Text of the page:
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So pretty much I want to know how to make my low kicks most devastating.

I did Kyokushin karate for a few years(until our dojo closed) and it helped a lot. Back then my low kicks were pretty alright, and a good one was often enough to disable my opponents leg until the end of the fight(in my belt category at least).

Now I'm doing traditional jiu jitsu now and every time we are sparring I find it more and more difficult to land a decent low kick(not going full power, just enough to stop/hurt my partner and not break his leg).

So the question is: when is the best moment to land it in order to make it most devastating?

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    The best moment to do the kick is the same as it ever was - when the target is open. The question is, are you using good form for the kick? Are you targeting the right spot(s)? Are you telegraphing the kick so your sparring partners know it is coming? – slugster Jan 28 '15 at 11:29
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    -1, Do you really aim to hurt your partner?... – Sardathrion - against SE abuse Jan 28 '15 at 11:38
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    @Novarg - Welcome to Cobra Kai. None of the stupid aphorisms you just bleated encompass hurting yourself or your opponent. – JohnP Jan 28 '15 at 14:55
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    @DaveLiepmann - Probably because his situations and descriptions are at odds with his actual question. – JohnP Mar 2 '15 at 20:59
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    @Sardathrion It read to me that he was talking about disabling the leg in tournament (thus, the belt categories). In any case, having a numb leg for the duration of a fight is nowhere near a broken bone, dislocated joint, or being killed. You're being ridiculous. Don't downvote just because you don't like hard sparring. – Dave Liepmann Mar 3 '15 at 12:48
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The short answer is that you should land it when all your opponent's weight is on that leg. Either while kicking, or leaning forward. Just know that kicking close to the knee while your opponent is performing a kick has a big chance of dislocation his knee and screwing it up for the rest of his life. Which is one of the reasons I had to retire from serious competition.

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  • thanks for the answer. Although I noticed that it isn't necessary to kick the supporting leg, even if there is (let's say) 20% weight on a leg, a kick to that leg can cool down/stop an aggressor for a short while – Novarg Jan 28 '15 at 12:54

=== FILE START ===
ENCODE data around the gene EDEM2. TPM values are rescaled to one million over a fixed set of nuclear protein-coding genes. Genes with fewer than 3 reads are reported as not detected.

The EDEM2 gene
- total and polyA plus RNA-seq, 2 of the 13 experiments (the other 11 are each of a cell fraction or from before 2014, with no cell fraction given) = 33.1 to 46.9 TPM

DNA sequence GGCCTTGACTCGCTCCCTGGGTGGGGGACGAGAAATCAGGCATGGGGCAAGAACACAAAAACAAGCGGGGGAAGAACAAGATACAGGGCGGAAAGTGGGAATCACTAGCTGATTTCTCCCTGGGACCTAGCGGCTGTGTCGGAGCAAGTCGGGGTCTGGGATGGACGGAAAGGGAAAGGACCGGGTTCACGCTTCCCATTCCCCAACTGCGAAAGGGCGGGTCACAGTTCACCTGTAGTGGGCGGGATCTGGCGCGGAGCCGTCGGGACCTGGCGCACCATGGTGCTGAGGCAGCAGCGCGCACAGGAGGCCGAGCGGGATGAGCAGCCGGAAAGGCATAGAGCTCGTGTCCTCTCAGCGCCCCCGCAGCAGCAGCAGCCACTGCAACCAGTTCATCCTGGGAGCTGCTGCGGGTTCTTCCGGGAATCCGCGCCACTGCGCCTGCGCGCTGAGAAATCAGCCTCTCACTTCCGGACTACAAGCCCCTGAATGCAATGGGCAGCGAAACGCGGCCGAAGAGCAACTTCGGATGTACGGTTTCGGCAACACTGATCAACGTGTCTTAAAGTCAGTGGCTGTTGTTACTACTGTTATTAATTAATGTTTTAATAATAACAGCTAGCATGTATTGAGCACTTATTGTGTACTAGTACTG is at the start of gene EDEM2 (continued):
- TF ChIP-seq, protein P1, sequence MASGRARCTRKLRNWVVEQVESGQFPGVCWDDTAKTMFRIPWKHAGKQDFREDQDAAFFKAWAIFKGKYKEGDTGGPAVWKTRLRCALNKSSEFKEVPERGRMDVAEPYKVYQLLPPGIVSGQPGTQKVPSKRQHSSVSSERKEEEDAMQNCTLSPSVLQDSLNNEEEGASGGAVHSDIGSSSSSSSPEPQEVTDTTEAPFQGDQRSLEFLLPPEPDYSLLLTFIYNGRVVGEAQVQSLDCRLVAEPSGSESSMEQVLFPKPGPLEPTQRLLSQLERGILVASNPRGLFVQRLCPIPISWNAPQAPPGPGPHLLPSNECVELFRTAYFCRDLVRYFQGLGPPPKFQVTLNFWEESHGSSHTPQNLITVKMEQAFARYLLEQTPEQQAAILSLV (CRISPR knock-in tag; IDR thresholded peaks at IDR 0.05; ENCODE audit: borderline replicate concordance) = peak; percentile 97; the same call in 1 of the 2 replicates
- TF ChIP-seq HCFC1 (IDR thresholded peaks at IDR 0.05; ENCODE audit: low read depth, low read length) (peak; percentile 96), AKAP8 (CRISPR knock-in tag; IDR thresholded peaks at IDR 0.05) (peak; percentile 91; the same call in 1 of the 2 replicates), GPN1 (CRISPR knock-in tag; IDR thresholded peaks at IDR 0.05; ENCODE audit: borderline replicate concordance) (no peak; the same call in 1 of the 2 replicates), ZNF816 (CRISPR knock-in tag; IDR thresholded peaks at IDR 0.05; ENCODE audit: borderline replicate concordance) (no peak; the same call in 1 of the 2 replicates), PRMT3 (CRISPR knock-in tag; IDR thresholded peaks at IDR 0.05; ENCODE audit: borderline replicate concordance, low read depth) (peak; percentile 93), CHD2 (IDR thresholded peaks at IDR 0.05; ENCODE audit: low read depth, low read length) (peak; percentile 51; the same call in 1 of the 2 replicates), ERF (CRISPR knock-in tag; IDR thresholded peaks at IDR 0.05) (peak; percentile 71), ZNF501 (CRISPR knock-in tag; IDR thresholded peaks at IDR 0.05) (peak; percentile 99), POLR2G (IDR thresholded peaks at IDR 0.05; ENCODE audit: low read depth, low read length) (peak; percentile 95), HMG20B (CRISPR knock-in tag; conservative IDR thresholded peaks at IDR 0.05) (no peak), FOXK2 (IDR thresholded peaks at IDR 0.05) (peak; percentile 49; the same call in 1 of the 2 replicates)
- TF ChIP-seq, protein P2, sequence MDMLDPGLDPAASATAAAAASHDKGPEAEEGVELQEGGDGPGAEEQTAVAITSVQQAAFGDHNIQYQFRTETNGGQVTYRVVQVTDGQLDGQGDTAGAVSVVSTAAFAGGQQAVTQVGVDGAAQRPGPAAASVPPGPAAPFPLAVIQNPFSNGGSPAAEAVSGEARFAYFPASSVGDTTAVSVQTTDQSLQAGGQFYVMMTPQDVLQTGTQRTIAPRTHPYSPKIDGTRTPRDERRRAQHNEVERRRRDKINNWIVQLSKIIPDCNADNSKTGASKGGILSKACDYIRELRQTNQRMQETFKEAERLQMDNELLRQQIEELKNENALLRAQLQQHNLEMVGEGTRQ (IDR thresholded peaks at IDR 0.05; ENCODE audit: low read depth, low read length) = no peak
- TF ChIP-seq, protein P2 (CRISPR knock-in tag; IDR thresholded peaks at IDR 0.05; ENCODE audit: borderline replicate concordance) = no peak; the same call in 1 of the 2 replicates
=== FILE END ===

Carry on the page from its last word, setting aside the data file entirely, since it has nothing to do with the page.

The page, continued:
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    @Novarg: you can't have it both ways - you ask "So the question is: when is the best moment to land it in order to make it most devastating?" and Juann talks about what's most effective, then you nit-pick that even a less effective kick can be useful like you know better than him.... – Tony D Jan 31 '15 at 7:47
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Well...the one answering your questions are absolutely right. Low kicks are best used when most of your opponent's weight is on one leg, preferably when he/she is kicking at you. Jus' dodge the kick (by ducking if a high-kick or by side-stepping or moving out of range) and give a kick on his/her leg.

If in a serious fight, hitting the back of the knee will make your opponent fall down bad. The palm of the foot can be used to hit the front of the knee (not barefoot, mind you) as a good choice too (it can backfire too, so be careful).

And...which leg to attack...that depends. If you wanna put your opponent off-balance and need extra chances to hit your opponent, then kicking the leg on which the less of the weight has been put is a good choice. For it, the best moment is to wait for the time when the opponent uses the leg to kick at you. Just quickly move from the attack range and hit the leg in a way that it the leg turns in an another direction. And hit hard.

If you wanna make your opponent fall down, kick the back of the leg on which then most of the weight is put.

Yeah, and better practice it.

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I like to hit low kicks when my opponent is stepping forward, so as to disrupt their footing, or when my opponent is flat-footed and heavy on the lead leg, allowing me a stationary target so I can load up and do some damage.

Another approach is to force the opponent to retreat, then attack the leg they leave behind, as Mauricio "Shogun" Rua did to Lyoto Machida:

Shogun's answer to Machida's elusiveness was to back him up with swinging punches and connect a low kick on whichever leg was leaving his range last. No matter how far Machida backpeddled, one leg would always be in front of him, pushing him backwards - and it was this that Shogun exploited so ruthlessly.

To figure out why you're finding it harder to land low kicks now, you might want to look at whether your opponents are using a different stance or footwork in this school versus the last. Are they standing more square? Are they being more mobile? Also, look into whether you're drilling these kicks at all now. If you're not practicing them, it will be hard to hit them in live sparring.

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the best moment would be when most of his weight is about to be put on that leg or during that time. The moment right after a step in, or while he is recovering from a missed kick, or when he is standing on one leg. When timed right, a leg kick will make him fall on the floor, even without using so much force to break his leg.

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